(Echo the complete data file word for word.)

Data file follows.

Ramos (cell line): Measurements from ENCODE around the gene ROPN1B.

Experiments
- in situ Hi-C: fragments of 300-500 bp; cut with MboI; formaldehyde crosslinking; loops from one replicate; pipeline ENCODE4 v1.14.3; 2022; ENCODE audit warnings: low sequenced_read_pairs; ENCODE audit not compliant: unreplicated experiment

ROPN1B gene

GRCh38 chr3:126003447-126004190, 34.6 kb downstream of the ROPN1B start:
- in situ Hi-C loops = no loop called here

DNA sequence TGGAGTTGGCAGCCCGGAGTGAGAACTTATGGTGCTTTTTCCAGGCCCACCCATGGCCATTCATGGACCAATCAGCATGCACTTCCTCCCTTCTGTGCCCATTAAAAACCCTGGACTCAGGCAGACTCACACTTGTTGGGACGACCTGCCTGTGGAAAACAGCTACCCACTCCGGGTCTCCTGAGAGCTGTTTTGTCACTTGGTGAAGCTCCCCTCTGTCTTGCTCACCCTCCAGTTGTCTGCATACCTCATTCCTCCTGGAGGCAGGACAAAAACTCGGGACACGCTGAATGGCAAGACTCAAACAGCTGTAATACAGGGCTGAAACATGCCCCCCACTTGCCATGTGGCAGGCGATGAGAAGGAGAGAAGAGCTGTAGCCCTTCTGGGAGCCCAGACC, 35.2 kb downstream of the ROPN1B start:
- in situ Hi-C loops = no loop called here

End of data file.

Ramos (cell line): Measurements from ENCODE around the gene ROPN1B.

Experiments
- in situ Hi-C: fragments of 300-500 bp; cut with MboI; formaldehyde crosslinking; loops from one replicate; pipeline ENCODE4 v1.14.3; 2022; ENCODE audit warnings: low sequenced_read_pairs; ENCODE audit not compliant: unreplicated experiment

ROPN1B gene

GRCh38 chr3:126003447-126004190, 34.6 kb downstream of the ROPN1B start:
- in situ Hi-C loops = no loop called here

DNA sequence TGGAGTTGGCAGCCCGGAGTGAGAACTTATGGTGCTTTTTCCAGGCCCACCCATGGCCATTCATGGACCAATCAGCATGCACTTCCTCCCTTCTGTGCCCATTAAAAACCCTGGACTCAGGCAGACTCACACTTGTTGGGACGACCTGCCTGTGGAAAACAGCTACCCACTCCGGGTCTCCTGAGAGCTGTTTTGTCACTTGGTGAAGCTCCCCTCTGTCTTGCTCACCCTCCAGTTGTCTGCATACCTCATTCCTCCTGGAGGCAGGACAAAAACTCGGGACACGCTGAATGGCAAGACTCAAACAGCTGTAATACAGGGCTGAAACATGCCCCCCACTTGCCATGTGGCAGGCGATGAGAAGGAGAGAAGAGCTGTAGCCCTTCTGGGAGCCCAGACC, 35.2 kb downstream of the ROPN1B start:
- in situ Hi-C loops = no loop called here